If you own or drive a vehicle in Missouri, here's what you need to know about the state's car insurance laws:
No. Missouri follows a "fault-based" insurance system. In "fault" states, the driver who is at fault for a car accident has to pay for the other's party's damages, including medical bills, car repairs, lost wages, and pain and suffering.
At-fault drivers typically rely on liability insurance to pay for damages, which is why Missouri law requires car owners and drivers to carry a minimum amount of liability insurance or show proof of financial responsibility for any traffic accident they might cause.
Missouri law requires all vehicle owners and drivers to maintain liability insurance and uninsured motorist coverage. Drivers and owners have three ways to meet this obligation:
The minimum amounts of liability coverage required in Missouri are:
Liability coverage pays for injuries, property damage, and other losses you cause in a car accident, up to coverage limits. For example, if you rear-end another car at a stop sign, your liability coverage will pay for the injuries and damage you cause.
Missouri law requires liability insurance policies to include uninsured motorist coverage of $25,000 for bodily injury per person and $50,000 for bodily injury per accident. Uninsured motorist coverage protects you and your passengers if you're hit by an uninsured or underinsured driver, or if you're the victim of a hit-and-run driver.
Who Is Covered Under Liability Car Insurance In Missouri? Your liability coverage will cover anyone named on the policy, most household members, and "permissive users." Permissive users are people who have permission to drive your car. Your liability insurance will also likely cover you if you get into an accident in a rental car.
(Mo. Rev. Stat. Chs. 300-307 and 379 (2022).)
Most people in Missouri purchase car insurance in order to comply with the state's insurance laws, but you can choose to file proof of financial responsibility with the Department of Revenue instead.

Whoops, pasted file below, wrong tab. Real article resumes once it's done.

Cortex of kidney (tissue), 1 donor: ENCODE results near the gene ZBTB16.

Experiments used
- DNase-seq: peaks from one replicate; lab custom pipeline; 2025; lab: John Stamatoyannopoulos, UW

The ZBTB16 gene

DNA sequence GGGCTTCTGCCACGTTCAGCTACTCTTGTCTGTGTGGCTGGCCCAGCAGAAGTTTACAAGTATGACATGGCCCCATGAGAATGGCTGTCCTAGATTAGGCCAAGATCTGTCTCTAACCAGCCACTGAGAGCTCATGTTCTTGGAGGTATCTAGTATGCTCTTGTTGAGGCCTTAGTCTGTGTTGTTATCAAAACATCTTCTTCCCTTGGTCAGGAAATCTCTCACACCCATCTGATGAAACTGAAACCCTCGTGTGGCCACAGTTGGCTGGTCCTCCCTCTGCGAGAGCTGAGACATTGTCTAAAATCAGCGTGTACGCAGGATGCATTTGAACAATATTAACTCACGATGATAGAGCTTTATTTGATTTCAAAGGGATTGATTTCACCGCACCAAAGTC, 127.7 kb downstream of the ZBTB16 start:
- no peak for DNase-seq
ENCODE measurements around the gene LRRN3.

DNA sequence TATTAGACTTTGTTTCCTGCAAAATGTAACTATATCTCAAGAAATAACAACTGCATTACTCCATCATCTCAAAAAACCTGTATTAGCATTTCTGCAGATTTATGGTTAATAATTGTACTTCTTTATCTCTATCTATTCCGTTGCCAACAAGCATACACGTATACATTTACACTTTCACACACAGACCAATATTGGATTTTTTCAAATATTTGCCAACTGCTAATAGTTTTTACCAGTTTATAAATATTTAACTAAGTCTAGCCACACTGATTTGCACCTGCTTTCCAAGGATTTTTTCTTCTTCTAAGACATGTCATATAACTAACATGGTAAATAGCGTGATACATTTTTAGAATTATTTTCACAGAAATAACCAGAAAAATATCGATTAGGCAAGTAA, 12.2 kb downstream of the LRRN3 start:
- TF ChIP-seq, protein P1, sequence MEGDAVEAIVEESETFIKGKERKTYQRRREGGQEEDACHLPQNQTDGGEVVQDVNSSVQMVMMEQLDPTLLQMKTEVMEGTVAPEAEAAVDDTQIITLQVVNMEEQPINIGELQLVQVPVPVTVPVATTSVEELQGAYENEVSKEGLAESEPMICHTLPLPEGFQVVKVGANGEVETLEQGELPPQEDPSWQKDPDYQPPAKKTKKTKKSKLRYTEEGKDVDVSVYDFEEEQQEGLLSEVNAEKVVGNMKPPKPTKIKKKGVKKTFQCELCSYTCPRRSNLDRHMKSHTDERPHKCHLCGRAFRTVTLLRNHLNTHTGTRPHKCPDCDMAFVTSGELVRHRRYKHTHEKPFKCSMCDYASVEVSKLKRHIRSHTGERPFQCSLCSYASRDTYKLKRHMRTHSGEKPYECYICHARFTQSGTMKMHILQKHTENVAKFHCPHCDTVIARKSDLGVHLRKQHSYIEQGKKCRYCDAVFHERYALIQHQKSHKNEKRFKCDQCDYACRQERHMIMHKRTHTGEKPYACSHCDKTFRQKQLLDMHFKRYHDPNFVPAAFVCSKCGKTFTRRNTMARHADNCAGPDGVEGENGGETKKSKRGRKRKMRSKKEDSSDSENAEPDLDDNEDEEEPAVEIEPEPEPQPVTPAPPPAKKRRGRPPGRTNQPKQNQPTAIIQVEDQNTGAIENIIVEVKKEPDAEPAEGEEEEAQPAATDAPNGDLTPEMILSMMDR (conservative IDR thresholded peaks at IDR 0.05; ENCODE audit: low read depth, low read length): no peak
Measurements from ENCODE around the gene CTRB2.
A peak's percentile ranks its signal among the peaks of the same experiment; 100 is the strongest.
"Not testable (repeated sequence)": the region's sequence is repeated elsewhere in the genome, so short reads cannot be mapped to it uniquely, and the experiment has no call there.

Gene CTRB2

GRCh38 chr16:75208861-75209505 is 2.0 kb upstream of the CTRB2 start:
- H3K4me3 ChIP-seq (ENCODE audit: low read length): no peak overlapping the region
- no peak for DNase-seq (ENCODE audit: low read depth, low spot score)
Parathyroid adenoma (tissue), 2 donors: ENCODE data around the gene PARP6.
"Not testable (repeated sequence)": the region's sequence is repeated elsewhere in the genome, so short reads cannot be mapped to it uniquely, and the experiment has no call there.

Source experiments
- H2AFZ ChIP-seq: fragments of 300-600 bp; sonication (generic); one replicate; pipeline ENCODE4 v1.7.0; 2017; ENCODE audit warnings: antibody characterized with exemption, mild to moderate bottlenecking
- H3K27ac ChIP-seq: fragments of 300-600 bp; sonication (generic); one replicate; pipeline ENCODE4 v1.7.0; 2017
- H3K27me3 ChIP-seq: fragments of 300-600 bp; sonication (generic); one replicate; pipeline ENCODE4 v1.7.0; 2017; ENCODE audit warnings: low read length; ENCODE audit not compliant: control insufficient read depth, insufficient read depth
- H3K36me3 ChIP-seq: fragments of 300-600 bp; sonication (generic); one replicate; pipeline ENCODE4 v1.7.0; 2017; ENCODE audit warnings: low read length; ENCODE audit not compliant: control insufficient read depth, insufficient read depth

You must show that you can and will pay for damage caused by your vehicle by submitting one of the following:
(Mo. Rev. Stat. § 303.160 (2022).)
Companies and religious organizations with at least 26 private passenger vehicles registered in Missouri may apply for a certificate of self-insurance. Applications must be submitted to the Missouri Department of Revenue.
(Mo. Rev. Stat. § 303.220 (2022).)
In Missouri, you can get compensation for injuries, vehicle damage, and other car accident-related losses by:
Missouri requires vehicle owners and drivers to carry proof of insurance in their cars. If you're stopped for a traffic violation or involved in an accident, a law enforcement officer may write you a traffic citation if you can't provide proof of insurance.
The Missouri Driver License Bureau can ask vehicle owners to provide proof of insurance at any time during a period of registration. Drivers who can't provide proof may have their driver's license suspended.
Yes, proof of financial responsibility required to register a vehicle in Missouri "may be provided by displaying an electronic image of an insurance identification card on a mobile electronic device," which includes a smartphone or tablet. This includes situations in which you're pulled over by a law enforcement officer in Missouri and asked to show proof of insurance.
(Mo. Rev. Stat. § 301.149 (2023).)
If you get caught driving without insurance in Missouri, you can expect penalties, including:
As stiff as these penalties are, they pale in comparison to the financial hit you could take if you're in a car accident and you don't have car insurance.
(Mo. Rev. Stat. § 302.303, 303.042-302.044 (2022).)
Another penalty for driving without insurance relates to your legal options if you're injured in a car accident.
Under Missouri's "no pay, no play" law, if you were hurt in a car accident and it turns out you were driving without insurance at the time of the crash, you'll be barred from recovering "non-economic" damages resulting from your injuries. This is true even if you borrow someone else's car and it turns out the vehicle isn't insured.
Non-economic damages include compensation for your physical and mental "pain and suffering" and other subjective effects of your injuries, so having this kind of compensation taken off the table can have a big impact on your case.
You can still recover non-economic damages against the other driver if they were driving under the influence at the time of the accident, or if the crash involved certain other criminal activity.
(Mo. Rev. Stat. § 303.390 (2023).)
To get information on car insurance in Missouri directly from the source, check out the Department of Revenue's Insurance Information
If you've been involved in a car accident in Missouri, a lawyer can answer your questions and explain your legal options. Learn more about how an attorney can help you with your car accident claim and how to find the right lawyer.